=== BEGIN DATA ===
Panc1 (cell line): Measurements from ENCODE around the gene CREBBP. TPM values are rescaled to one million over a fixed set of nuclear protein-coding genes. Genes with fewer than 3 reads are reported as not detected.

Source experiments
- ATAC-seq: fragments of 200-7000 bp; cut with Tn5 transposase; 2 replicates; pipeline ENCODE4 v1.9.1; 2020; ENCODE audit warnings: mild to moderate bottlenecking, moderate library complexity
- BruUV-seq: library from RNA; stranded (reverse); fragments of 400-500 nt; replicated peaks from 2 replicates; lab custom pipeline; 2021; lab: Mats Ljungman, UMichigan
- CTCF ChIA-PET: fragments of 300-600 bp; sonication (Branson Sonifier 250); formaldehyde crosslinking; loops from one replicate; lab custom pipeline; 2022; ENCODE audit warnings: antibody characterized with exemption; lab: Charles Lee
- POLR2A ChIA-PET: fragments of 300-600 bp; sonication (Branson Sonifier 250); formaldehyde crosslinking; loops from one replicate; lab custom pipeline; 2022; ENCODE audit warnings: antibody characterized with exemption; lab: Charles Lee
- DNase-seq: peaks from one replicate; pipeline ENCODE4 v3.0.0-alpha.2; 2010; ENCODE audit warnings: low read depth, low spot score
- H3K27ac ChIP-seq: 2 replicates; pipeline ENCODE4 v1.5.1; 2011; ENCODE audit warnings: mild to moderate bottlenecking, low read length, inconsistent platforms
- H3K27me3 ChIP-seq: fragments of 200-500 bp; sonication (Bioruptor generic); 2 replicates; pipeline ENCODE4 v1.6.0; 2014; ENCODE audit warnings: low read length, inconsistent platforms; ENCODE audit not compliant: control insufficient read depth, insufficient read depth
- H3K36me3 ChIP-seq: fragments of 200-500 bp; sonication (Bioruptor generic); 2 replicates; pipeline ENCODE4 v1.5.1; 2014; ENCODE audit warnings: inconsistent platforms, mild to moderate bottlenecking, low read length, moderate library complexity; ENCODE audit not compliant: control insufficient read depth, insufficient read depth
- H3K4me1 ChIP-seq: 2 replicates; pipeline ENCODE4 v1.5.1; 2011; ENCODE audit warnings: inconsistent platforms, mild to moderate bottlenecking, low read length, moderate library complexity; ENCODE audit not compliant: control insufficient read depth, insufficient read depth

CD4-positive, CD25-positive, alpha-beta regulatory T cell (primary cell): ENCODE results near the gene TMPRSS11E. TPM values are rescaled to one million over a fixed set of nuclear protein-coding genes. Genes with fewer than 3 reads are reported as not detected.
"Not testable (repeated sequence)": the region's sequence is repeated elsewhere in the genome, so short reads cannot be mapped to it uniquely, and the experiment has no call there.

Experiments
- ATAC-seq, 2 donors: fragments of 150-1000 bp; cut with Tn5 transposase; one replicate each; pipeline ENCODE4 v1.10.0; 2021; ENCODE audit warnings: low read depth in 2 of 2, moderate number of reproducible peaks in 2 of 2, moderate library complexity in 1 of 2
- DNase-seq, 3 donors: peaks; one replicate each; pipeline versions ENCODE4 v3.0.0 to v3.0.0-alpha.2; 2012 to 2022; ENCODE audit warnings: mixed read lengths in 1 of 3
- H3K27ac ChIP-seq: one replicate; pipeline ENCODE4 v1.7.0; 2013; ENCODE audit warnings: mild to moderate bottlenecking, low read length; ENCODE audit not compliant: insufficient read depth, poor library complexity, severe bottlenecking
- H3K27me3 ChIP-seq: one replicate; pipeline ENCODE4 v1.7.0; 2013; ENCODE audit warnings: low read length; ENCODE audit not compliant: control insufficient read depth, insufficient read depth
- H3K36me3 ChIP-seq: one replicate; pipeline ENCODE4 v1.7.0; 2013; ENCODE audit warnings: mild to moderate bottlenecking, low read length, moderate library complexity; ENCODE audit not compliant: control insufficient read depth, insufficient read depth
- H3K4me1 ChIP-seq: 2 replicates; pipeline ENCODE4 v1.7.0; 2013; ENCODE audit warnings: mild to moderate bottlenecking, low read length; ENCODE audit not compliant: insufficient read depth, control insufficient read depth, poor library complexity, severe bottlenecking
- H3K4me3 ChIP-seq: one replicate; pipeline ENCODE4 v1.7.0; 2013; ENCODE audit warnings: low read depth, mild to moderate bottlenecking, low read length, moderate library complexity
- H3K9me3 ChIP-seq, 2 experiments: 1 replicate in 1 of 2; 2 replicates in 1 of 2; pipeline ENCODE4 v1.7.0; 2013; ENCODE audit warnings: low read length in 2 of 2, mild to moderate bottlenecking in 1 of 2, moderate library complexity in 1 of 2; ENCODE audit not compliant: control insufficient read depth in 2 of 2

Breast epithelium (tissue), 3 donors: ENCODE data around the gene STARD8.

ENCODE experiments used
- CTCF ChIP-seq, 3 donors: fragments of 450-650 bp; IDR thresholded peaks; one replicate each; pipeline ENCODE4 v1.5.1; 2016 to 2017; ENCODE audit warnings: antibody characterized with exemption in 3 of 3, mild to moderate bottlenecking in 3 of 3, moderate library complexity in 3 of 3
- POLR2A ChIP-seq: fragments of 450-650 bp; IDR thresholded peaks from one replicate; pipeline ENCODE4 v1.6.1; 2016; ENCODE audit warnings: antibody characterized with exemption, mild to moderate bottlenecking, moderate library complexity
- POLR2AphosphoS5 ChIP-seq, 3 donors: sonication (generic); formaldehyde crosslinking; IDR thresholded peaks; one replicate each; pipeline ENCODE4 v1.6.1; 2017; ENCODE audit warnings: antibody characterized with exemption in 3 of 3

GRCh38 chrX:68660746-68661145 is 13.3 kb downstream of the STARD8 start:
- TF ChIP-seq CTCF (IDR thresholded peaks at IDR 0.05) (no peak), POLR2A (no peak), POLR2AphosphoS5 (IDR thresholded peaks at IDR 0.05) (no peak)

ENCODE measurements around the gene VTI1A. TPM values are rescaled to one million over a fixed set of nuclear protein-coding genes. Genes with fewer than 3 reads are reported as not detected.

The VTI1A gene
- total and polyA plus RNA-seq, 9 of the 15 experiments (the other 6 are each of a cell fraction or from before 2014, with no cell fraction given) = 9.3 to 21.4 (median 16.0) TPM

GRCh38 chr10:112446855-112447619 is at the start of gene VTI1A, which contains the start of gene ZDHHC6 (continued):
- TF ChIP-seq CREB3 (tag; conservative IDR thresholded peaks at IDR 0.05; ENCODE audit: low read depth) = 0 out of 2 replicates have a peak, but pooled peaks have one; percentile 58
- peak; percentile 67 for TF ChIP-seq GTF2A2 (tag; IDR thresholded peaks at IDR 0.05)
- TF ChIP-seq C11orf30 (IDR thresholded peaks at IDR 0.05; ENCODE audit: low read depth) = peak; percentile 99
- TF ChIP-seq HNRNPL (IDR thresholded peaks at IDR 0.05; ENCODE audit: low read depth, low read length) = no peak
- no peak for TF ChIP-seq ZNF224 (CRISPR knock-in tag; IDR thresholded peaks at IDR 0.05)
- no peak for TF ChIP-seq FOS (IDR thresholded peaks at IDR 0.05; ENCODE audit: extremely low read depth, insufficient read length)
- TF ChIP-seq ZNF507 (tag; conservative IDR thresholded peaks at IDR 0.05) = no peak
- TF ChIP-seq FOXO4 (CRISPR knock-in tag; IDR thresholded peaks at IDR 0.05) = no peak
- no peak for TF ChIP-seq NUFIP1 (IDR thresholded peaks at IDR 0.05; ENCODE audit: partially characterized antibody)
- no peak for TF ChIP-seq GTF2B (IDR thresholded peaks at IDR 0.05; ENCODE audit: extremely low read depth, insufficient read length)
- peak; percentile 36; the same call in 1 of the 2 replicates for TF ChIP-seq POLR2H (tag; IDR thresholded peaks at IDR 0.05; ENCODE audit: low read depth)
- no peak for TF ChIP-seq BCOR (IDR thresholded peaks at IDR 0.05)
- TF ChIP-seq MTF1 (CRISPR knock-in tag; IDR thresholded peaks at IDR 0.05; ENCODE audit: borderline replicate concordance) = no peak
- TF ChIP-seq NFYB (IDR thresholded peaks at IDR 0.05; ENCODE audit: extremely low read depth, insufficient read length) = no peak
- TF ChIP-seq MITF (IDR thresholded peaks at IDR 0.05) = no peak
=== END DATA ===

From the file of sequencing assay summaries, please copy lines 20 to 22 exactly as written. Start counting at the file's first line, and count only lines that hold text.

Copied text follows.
- H3K4me1 ChIP-seq: 2 replicates; pipeline ENCODE4 v1.7.0; 2013; ENCODE audit warnings: mild to moderate bottlenecking, low read length; ENCODE audit not compliant: insufficient read depth, control insufficient read depth, poor library complexity, severe bottlenecking
- H3K4me3 ChIP-seq: one replicate; pipeline ENCODE4 v1.7.0; 2013; ENCODE audit warnings: low read depth, mild to moderate bottlenecking, low read length, moderate library complexity
- H3K9me3 ChIP-seq, 2 experiments: 1 replicate in 1 of 2; 2 replicates in 1 of 2; pipeline ENCODE4 v1.7.0; 2013; ENCODE audit warnings: low read length in 2 of 2, mild to moderate bottlenecking in 1 of 2, moderate library complexity in 1 of 2; ENCODE audit not compliant: control insufficient read depth in 2 of 2